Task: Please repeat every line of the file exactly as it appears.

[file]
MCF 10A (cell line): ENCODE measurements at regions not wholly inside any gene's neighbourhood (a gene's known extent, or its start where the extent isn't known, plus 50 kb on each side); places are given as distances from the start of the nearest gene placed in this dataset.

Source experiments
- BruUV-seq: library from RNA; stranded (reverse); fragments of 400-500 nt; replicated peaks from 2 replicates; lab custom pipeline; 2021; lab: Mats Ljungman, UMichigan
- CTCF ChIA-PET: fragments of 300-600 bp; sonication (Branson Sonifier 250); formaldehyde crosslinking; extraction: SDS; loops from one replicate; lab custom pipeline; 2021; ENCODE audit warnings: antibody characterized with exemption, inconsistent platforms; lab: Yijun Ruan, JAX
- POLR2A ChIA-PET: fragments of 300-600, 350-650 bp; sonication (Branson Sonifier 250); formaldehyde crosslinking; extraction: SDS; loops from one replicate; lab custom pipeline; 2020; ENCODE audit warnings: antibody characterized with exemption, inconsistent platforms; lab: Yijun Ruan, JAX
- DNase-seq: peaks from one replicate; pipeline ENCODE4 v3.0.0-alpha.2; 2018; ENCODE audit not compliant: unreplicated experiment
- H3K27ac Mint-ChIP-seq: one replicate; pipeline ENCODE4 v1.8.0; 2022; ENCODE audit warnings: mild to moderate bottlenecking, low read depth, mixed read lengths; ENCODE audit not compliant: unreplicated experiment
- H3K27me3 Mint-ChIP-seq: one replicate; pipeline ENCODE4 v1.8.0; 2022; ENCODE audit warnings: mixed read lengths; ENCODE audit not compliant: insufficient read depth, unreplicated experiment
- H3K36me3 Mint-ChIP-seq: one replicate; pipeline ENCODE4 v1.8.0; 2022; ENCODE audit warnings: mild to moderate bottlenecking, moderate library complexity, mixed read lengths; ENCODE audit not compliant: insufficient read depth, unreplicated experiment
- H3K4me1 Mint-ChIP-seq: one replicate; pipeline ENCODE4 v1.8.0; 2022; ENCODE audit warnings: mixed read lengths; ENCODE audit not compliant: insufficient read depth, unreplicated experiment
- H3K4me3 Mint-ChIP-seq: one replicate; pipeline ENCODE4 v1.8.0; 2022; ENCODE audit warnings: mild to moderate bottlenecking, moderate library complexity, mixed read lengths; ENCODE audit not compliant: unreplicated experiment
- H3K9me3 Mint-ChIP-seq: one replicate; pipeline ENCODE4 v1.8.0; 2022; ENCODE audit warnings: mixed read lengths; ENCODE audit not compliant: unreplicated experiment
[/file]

MCF 10A (cell line): ENCODE measurements at regions not wholly inside any gene's neighbourhood (a gene's known extent, or its start where the extent isn't known, plus 50 kb on each side); places are given as distances from the start of the nearest gene placed in this dataset.

Source experiments
- BruUV-seq: library from RNA; stranded (reverse); fragments of 400-500 nt; replicated peaks from 2 replicates; lab custom pipeline; 2021; lab: Mats Ljungman, UMichigan
- CTCF ChIA-PET: fragments of 300-600 bp; sonication (Branson Sonifier 250); formaldehyde crosslinking; extraction: SDS; loops from one replicate; lab custom pipeline; 2021; ENCODE audit warnings: antibody characterized with exemption, inconsistent platforms; lab: Yijun Ruan, JAX
- POLR2A ChIA-PET: fragments of 300-600, 350-650 bp; sonication (Branson Sonifier 250); formaldehyde crosslinking; extraction: SDS; loops from one replicate; lab custom pipeline; 2020; ENCODE audit warnings: antibody characterized with exemption, inconsistent platforms; lab: Yijun Ruan, JAX
- DNase-seq: peaks from one replicate; pipeline ENCODE4 v3.0.0-alpha.2; 2018; ENCODE audit not compliant: unreplicated experiment
- H3K27ac Mint-ChIP-seq: one replicate; pipeline ENCODE4 v1.8.0; 2022; ENCODE audit warnings: mild to moderate bottlenecking, low read depth, mixed read lengths; ENCODE audit not compliant: unreplicated experiment
- H3K27me3 Mint-ChIP-seq: one replicate; pipeline ENCODE4 v1.8.0; 2022; ENCODE audit warnings: mixed read lengths; ENCODE audit not compliant: insufficient read depth, unreplicated experiment
- H3K36me3 Mint-ChIP-seq: one replicate; pipeline ENCODE4 v1.8.0; 2022; ENCODE audit warnings: mild to moderate bottlenecking, moderate library complexity, mixed read lengths; ENCODE audit not compliant: insufficient read depth, unreplicated experiment
- H3K4me1 Mint-ChIP-seq: one replicate; pipeline ENCODE4 v1.8.0; 2022; ENCODE audit warnings: mixed read lengths; ENCODE audit not compliant: insufficient read depth, unreplicated experiment
- H3K4me3 Mint-ChIP-seq: one replicate; pipeline ENCODE4 v1.8.0; 2022; ENCODE audit warnings: mild to moderate bottlenecking, moderate library complexity, mixed read lengths; ENCODE audit not compliant: unreplicated experiment
- H3K9me3 Mint-ChIP-seq: one replicate; pipeline ENCODE4 v1.8.0; 2022; ENCODE audit warnings: mixed read lengths; ENCODE audit not compliant: unreplicated experiment